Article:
By Nick Steele
Photo: Philip Marcel
At just 18-years old, Kanyon Walker has the world by the tail. A local football hero at First Academy-Leesburg and an accomplished equestrian event rider with Olympic aspirations, he has already distinguished himself in both fields. We caught up with the star athlete at his family farm, the day before he departed for Tulane University, where he was awarded a full scholarship and will write the next chapter of his inspiring story. He is a humble young man with gracious manners, who is seemingly unburdened by the restraints of fear and self-doubt. He can appear quite imposing with his sinewy muscled frame, strong jaw and rugged good looks, but when he smiles (which he does frequently) his face opens into a wide grin that travels upward, igniting a spark in his eyes.
Kanyon competes in a specific equestrian sport called eventing—a triathlon of sorts, where a horse and rider pair compete against other pairs, across three different disciplines in one competition: Dressage, Cross Country and Show Jumping.
“I’m passionate about both football and eventing. Both require a lot of time and dedication. For me, ‘down time’ is wasted time,” Kanyon confides. “I just need to make sure I put all I have into both. I told myself a long, long time ago that I was going to be great at something. So my goal is to keep doing both until I figure out which one of them that is,” he continues. “I’ve never had anyone say, ‘You should really pick one or the other.’ My football teammates and everyone I ride with loves the fact that I do both. My whole family also really encourages me and has sacrificed for me to do this. And I found all these great mentors at a young age. If I was willing to bust my hump, they’d do anything for me. That’s what drives me every day.”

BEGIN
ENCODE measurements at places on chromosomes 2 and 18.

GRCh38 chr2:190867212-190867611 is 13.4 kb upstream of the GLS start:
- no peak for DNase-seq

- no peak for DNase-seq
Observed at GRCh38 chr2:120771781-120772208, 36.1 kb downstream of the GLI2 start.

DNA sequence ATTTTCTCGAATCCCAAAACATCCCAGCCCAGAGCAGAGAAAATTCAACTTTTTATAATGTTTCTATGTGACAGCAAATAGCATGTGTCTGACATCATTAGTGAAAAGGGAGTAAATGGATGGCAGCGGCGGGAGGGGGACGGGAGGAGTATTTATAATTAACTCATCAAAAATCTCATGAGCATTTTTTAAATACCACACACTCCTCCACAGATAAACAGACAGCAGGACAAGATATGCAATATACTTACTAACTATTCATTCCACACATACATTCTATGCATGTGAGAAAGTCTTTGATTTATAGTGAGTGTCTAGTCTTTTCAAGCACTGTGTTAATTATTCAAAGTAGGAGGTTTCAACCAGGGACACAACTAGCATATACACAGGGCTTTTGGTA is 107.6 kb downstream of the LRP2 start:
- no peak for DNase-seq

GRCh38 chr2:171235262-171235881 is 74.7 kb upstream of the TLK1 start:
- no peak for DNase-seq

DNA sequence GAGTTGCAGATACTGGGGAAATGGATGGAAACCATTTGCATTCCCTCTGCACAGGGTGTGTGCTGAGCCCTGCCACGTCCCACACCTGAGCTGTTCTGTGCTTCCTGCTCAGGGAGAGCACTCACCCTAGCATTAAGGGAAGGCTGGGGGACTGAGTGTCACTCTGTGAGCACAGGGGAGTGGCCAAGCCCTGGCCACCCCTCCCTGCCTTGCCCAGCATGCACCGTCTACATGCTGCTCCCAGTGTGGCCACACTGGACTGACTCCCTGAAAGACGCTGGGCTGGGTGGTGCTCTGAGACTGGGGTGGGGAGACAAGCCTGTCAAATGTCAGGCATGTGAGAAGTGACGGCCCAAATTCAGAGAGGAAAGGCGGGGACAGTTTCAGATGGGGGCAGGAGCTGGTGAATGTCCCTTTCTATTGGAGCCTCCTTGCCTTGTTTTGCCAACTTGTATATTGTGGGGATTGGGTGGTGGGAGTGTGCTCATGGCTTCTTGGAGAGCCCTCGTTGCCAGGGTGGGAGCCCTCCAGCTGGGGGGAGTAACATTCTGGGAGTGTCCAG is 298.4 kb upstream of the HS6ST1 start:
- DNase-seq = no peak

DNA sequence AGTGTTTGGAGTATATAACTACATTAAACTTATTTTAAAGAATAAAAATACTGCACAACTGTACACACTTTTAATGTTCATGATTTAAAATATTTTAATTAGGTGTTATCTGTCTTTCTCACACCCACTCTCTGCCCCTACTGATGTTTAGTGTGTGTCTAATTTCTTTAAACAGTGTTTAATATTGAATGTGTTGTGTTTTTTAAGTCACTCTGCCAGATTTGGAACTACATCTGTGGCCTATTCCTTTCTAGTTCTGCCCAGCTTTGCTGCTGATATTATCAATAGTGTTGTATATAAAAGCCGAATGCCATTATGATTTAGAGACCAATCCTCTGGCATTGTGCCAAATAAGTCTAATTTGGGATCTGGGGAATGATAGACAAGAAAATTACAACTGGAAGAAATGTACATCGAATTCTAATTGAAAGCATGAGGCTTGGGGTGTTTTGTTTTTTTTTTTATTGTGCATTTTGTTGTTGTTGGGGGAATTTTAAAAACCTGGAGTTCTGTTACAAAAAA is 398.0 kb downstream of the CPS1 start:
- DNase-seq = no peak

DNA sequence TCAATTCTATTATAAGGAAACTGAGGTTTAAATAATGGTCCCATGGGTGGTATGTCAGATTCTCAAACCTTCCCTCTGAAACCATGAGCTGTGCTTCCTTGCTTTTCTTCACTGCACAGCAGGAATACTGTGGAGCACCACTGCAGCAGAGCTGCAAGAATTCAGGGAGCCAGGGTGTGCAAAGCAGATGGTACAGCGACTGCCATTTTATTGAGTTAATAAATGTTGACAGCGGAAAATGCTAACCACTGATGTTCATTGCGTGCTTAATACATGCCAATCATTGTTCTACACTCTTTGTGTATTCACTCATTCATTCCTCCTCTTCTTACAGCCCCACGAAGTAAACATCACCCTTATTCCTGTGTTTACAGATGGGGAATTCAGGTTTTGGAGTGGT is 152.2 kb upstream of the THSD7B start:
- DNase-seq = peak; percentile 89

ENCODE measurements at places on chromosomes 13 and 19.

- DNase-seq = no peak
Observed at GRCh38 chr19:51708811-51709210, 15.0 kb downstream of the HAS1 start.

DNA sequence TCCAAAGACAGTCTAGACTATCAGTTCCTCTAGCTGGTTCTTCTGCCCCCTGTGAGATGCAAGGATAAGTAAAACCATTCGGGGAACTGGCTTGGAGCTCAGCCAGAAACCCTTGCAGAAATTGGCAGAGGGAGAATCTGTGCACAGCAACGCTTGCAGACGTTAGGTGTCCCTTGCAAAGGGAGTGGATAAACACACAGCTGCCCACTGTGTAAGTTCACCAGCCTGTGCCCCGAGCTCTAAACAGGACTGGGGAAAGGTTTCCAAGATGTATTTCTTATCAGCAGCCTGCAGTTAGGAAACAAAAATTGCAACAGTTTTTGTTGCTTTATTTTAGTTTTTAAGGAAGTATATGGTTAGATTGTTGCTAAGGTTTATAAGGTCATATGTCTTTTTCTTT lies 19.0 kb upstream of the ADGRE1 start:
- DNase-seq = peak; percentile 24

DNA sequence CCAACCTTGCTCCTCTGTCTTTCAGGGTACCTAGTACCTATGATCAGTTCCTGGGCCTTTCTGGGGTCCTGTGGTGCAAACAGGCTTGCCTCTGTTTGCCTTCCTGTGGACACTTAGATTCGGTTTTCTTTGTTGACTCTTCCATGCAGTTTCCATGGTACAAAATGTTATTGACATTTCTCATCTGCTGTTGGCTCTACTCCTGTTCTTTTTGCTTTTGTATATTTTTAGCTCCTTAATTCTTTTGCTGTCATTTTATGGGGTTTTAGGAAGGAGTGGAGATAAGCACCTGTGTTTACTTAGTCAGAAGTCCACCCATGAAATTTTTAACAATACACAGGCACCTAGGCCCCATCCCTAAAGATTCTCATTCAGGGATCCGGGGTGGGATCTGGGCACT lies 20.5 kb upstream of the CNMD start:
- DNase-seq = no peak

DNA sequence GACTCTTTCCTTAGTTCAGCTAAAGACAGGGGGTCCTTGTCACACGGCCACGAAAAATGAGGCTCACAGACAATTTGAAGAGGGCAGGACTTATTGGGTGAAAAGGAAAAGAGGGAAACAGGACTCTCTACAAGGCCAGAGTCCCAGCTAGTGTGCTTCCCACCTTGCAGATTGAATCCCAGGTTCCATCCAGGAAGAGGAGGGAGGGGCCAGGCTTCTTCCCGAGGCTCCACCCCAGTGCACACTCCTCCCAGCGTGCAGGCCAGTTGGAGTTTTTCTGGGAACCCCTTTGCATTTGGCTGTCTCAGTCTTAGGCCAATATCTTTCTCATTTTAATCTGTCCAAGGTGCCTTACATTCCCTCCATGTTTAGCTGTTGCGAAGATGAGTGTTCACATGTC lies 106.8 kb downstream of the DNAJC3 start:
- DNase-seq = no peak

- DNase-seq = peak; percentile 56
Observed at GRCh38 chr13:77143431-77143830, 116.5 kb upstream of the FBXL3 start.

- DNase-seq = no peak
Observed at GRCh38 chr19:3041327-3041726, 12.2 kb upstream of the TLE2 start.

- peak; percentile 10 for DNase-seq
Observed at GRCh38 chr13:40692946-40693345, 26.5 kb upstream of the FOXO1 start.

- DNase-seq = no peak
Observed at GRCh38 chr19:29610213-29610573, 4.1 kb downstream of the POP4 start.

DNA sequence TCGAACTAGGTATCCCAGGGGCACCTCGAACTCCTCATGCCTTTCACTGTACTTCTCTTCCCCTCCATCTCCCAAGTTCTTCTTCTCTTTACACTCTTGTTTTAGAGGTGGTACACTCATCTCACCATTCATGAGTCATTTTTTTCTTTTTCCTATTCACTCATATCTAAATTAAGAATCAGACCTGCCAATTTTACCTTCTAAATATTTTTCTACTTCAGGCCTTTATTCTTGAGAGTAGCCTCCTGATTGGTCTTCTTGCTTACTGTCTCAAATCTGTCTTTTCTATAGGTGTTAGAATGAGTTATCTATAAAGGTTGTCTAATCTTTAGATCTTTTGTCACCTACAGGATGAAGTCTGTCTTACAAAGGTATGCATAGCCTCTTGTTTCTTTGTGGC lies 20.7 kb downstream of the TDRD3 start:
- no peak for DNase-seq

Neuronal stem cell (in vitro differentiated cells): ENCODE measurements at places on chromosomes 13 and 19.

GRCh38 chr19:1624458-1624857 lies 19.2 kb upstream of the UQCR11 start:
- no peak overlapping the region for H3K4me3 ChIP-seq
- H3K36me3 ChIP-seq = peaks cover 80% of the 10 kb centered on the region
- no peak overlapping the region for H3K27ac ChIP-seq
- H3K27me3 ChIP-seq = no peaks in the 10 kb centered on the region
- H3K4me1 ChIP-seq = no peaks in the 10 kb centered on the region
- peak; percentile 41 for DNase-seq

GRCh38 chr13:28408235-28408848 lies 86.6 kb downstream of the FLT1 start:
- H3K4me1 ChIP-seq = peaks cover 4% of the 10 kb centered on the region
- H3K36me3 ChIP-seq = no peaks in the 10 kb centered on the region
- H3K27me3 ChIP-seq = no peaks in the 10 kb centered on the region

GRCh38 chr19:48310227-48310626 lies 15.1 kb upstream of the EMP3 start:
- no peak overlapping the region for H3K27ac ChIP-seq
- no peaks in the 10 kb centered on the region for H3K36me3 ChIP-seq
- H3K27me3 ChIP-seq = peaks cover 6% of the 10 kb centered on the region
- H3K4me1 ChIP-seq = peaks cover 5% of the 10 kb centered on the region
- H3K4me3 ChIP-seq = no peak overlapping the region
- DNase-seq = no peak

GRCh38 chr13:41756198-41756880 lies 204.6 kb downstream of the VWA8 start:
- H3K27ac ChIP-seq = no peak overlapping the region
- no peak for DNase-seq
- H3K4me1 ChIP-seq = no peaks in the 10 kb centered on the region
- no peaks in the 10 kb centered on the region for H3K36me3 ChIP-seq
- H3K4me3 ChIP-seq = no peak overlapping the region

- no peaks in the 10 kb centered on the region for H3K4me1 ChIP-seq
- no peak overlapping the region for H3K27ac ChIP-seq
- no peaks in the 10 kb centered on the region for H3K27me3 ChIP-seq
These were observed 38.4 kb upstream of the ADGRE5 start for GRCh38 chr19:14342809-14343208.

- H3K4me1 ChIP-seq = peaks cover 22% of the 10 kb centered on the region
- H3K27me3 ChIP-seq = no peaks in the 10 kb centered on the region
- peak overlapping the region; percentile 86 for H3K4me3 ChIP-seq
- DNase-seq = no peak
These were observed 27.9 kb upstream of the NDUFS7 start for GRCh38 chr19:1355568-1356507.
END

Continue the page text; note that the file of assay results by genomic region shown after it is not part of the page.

“I don’t know how we would do it, if we didn’t all work it together,” explains Kanyon’s mom Kayce, who nurtured Kanyon’s early interest in horses. “He always really loved horses, even as a toddler,” Kayce explains. “I would have to pull over to the side of the road to look at them in the fields. He would get very excited.”
It’s a memory that is still vivid in Kanyon’s mind as well. “I wanted to touch them and my mom would let me. Just the fact that she never tried to shutting down my curiosity, allowed me to think, Maybe I could sit on one…maybe ride one. If it hadn’t been for my mom, I probably wouldn’t have even had the want to be around horses. I definitely owe that to her,” Kanyon shares. “It’s not something you are exposed to at school and financially it is a big commitment, It is typically a rich person’s sport, for the most part. So I’ve had to do a lot more legwork than most people to acquire the same things. Me being willing to put the work in meant that I’d be able to get a lesson that would normally cost me $75 for free.”
“I was ignorant to the fact that no place will give a six-year-old a trail ride,” Kayce recalls. “Finally, I found a lady who said, ‘I won’t give him a trail ride, but I would do a lesson, let him groom the horse and then he would get a little ride.’ I thought he would enjoy that, so we signed him up,” Kayce recalls. “He’s had a lot of support from people who knew more than we did.”
“Kanyon has always been a competitor and he likes to win,” offers his equestrian coach Jennifer Holling of Holling Eventing in Ocala. “He is still learning about our sport at the upper levels. There are three phases to our sport. They all take the same amount of time to learn. He’s very naturally talented in all of those things. Learning the intricacies of each one of those, that’s where I come in,” she continues. “He manages to balance his horses and his football.”